Thursday, October 23, 2014

IDF Finally Admits: Hamas Planned Terror-Tunnel Massacre

Attack, potentially timed for Rosh Hashana, would have involved 200 heavily-armed terrorists and been on an unprecedented scale.

The IDF has confirmed rumors, circulating since last summer's war with Gaza terrorists, that Hamas was planning a massive attack on Israeli communities by hundreds of terrorists who would infiltrate into Israel via the vast network of "terror-tunnels" dug from Gaza into Israeli territory.

n an exclusive Vanity Fair report, IDF spokesperson Lt. Colonel Peter Lerner finally revealed that in destroying the tunnel Israel may have prevented a coordinated massacre of its civilians on an unprecedented scale.

"Hamas had a plan," he said. "A simultaneous, coordinated, surprise attack within Israel. They planned to send 200 terrorists armed to the teeth toward civilian populations. This was going to be a coordinated attack.
"The concept of operations involved 14 offensive tunnels into Israel. With at least 10 men in each tunnel, they would infiltrate and inflict mass casualties."

An unnamed senior military intelligence figure elaborated further on how the attack was meant to pan-out: "First, get in and massacre people in a village. Pull off something they could show on television. Second, the ability to kidnap soldiers and civilians using the tunnels would give them a great bargaining chip."
Information about the plan was pieced together by an intensive Israeli intelligence operation, including "electronic intercepts, informants, interrogations of Hamas operatives, as well as computers and satellite imagery obtained from Hamas compounds during the war," according to the report.

Among the evidence, Lerner said high-resolution maps pinpointing potential sites in Israel, including civilian areas, were seized by soldiers.

Hamas's political leader Khaled Mashaal admitted to Vanity Fair that the tunnels were seen as a way of gaining the upper hand over Israel, which had effectively minimized the threat posed by rocket-fire via the Iron Dome missile defense system.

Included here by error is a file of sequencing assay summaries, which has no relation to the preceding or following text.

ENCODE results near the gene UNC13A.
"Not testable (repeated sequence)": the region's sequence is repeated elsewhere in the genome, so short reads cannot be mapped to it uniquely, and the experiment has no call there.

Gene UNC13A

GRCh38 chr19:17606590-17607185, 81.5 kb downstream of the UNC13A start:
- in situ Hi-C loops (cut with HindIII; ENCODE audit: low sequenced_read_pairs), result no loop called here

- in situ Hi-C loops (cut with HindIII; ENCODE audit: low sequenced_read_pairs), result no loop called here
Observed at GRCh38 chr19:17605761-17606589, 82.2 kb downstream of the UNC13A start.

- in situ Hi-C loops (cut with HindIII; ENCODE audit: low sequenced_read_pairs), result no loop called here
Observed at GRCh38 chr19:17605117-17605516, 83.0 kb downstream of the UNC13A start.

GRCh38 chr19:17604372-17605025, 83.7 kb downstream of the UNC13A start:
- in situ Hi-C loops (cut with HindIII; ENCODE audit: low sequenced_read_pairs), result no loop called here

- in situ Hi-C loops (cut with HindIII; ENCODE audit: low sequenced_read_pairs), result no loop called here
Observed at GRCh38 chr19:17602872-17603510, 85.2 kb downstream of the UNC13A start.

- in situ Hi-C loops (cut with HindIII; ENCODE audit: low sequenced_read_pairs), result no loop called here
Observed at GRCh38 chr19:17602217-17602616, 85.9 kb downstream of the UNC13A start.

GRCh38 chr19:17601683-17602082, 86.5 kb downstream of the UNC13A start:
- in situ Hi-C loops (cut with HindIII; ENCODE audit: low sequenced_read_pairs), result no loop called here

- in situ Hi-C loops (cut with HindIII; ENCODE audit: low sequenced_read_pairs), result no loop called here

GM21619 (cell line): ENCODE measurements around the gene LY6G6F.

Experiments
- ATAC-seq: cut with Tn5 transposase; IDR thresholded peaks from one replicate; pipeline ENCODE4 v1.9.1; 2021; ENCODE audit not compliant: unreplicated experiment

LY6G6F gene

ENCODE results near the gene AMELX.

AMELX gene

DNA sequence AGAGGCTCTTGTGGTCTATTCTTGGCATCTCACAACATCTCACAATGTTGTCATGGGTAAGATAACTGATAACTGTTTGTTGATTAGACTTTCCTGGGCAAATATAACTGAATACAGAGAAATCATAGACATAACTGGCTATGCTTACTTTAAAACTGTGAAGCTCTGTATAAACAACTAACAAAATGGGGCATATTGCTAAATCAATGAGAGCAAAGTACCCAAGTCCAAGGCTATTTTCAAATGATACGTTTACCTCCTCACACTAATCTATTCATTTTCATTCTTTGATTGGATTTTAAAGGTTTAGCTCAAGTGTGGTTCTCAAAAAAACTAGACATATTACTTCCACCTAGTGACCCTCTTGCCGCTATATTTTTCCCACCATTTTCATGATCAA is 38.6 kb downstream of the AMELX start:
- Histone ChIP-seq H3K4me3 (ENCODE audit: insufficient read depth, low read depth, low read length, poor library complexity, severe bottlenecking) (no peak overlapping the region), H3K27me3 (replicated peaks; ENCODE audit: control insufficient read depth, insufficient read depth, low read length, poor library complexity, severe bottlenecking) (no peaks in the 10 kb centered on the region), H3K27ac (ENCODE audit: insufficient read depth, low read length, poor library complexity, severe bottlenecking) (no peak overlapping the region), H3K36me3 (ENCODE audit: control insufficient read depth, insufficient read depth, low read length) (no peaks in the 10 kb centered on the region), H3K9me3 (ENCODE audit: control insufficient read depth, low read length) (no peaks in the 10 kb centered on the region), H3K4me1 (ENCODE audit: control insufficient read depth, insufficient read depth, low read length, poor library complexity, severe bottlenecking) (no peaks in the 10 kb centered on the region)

"In light of the balance of power which shifted towards Israel, we had to be creative in finding innovative ways. The tunnels were one of our innovations. As they say, necessity is the mother of invention," he said.

According to the Israeli Security Agency (Shin Bet), Hamas began building "crude" tunnels under Gaza as early as 2000. But the breakthrough came with the kidnap of IDF soldier Gilad Shalit, and the subsequent one-sided prisoner-exchange deal with Israel in which 1,027 terrorists were released.
"This was a proof of concept for them. Tunnels work," said a top Israeli military official.

After that, Hamas created "a secret commando unit", dubbed Nukhba (the “selected ones”), to train terrorists "to fight and maneuver through the tunnels on foot and on small motorcycles."
"They were an elite force... [trained] to execute strategic terrorist attacks... [For the eventual operation, they would be] heavily armed: R.P.G.s, Kalashnikovs, M-16s, hand grenades, and night-vision equipment," a senior Shin Bet official said. Terrorists also possessed IDF uniforms in order to launch surprise attacks.

Regarding rumors that the planned massacre was meant to be timed for Rosh Hashanah, the Jewish New Year, a top intelligence official admitted it was a possibility - but that Hamas had changed its plans after the kidnapping and murder of three Israeli teens in June sparked an escalation in hostilities with Israel.
"It may have been, but ultimately everything was moved up. Hamas’s grand plan for the tunnels failed because the kidnapping set things in motion before Hamas had everything ready."

After initially denying (but praising) the abduction and murder of Naftali Frenkel, Eyal Yifrah and Gilad Sha'ar, Hamas eventually took responsibility for the attack. However while that "operation" was ordered by senior Hamas leader Salah Al-Arouri, it was evidently not coordinated with the group's military command in Gaza.
Khaled Mashaal admitted as much in the interview, explaining that individual terrorist cells in Judea and Samaria are given a significant degree of autonomy in the kinds of attacks they carry out.
"It turned out that a Hamas field group in the West Bank had killed those three settlers. This was a legitimate operation . . . [but] we never gave orders to execute this operation, or to stop that one. We present general policies."

But even after the tunnel threat has been neutralized in the south (at least for now), the IDF has immediately turned its attention northwards.
As recent Arutz Sheva reports have noted, the IDF is seriously concerned that Hezbollah - which is known to possess an extensive network of tunnels inside Lebanon - is digging its own "terror tunnels" into Israel to carry out attacks against communities and military outposts along the northern border.

Despite trying to play down the threat, the army is actively working to scour the region for signs of such tunnels by Hezbollah - signs which some residents say couldn't be obvious, with some reporting clearly hearing the sounds of heavy digging equipment from the ground beneath their own homes.

Syrian rebels have also been learning from Hamas's success, using tunnels with increasing frequency to target static Syrian regime positions - and to at least some extent they were aided in their efforts by Hamas operatives.
As one rebel commander put it: "They said they had some success in Palestine, so I decided to try it."

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